About

Ordering Prints

All prints are produced by Guernsey's leading professional photographic laboratory and may be ordered via the gallery pages. The shopping cart is currently only set up for deliveries within Guernsey and uses secure payments with PayPal. If you live outside of Guernsey or would like a size or print type not displayed her then please contact me. Also contact me if you would like to pay by a different method than PayPal.

Lustre Prints
Printed on premium quality fade-resistant photographic paper, lustre prints offer the rich colour saturation of gloss prints but without the glare of gloss.

Block Mounts
These are lustre prints mounted on a sheet of MDF, with a protective heat seal applied to the surface of the photograph. Ready to hang, this is a smart, contemporary way to display your photograph. Recommended.
(You can specify either a black or white edge to your block mount in the 'instructions to merchant' section in the Paypal payment page.)

Other
If you would like a print type of size not listed, please don't hesitate to contact me. It can probably be done! :)

Prints vs Images on Monitors
Please note that, while I make every effort to ensure your print is as near as possible to the image as it appears on a computer or device screen, there will always be slight differences in tones and colours. Bear in mind that the apparent brightness of a printed image is dependent on the quality of light it is viewed under and a print under poor light may appear darker than the same image on a backlit monitor.


About Him (I mean Me)

Steven Mahy is a Guernsey based photographer who, even before finishing this sentence, has started to feel silly about referring to himself in the third person.

I’ll start again.

I’m a bit of a geek. I have a camera, which I point at things, and I try to take the best photos I can.

You’ll see that my two main interests are landscapes and macro photography — flowers, butterflies, snails, ladybirds and other ‘small things’. I can assure you that the only creature ever harmed while taking these photos was me when I got a crick in my neck from lying on my front for too long.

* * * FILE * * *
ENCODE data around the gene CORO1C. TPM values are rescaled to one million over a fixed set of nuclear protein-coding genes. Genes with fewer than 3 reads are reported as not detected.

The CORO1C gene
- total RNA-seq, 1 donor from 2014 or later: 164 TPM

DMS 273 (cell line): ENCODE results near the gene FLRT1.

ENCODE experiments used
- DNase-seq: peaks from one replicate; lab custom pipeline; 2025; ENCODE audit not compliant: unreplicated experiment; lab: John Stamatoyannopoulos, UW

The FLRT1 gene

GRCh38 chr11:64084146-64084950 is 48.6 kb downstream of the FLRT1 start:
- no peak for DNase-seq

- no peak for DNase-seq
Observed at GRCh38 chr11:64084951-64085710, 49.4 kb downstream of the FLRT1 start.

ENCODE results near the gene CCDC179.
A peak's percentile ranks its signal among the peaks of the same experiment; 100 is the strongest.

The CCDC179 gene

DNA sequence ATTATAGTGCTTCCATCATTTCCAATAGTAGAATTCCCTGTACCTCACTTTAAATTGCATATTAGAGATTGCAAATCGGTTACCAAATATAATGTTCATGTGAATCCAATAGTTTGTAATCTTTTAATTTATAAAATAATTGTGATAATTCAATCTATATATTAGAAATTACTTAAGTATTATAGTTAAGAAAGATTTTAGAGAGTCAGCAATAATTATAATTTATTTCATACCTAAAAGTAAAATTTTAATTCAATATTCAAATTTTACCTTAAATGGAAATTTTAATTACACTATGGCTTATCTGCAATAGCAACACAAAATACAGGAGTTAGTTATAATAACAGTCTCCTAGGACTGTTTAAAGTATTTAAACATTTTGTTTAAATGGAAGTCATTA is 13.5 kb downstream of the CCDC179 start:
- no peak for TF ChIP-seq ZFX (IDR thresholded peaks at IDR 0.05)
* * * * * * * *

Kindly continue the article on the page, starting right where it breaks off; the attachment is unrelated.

Close-up photography in particular can be a fiddly process, requiring patience and good technique. I’m extremely pernickety over which images I choose to publish and I really can get no joy from a shot which is not sharp or has an unattractive cluttered background.

When it comes to wildlife photography I have a lot of respect for those photographers who have amassed portfolios of many diverse or rare species. I have to say my own portfolio does lack variety but my primary aim is to make pretty pictures, rather than capturing as many different species as I can. That said I would love to get a good photo of a glanville fritillary (a beautiful butterfly, which is relatively rare here in Guernsey) but to date I have only managed some pretty ordinary snap shots.

Like it or not, post processing is a part of digital photography and I have no qualms over cloning out dust spots, straightening wonky horizons or making adjustments to brightness and contrast to breathe life into an image. I aim to do this in a way which is respectful to the scene I captured and I have to say I find overly aggressive processing — weird halos, excessive noise or wildly oversaturated colours — a bit of a turn off. I think that nature caught at the right time really does not benefit from this sort of brutal treatment and I hope I avoid this! I said I was pernickety.

There are so many more things I would like to photograph (a dew-covered butterfly is No1 on my to-do list) but these things take time. Until then I hope you find something you enjoy.

Steve.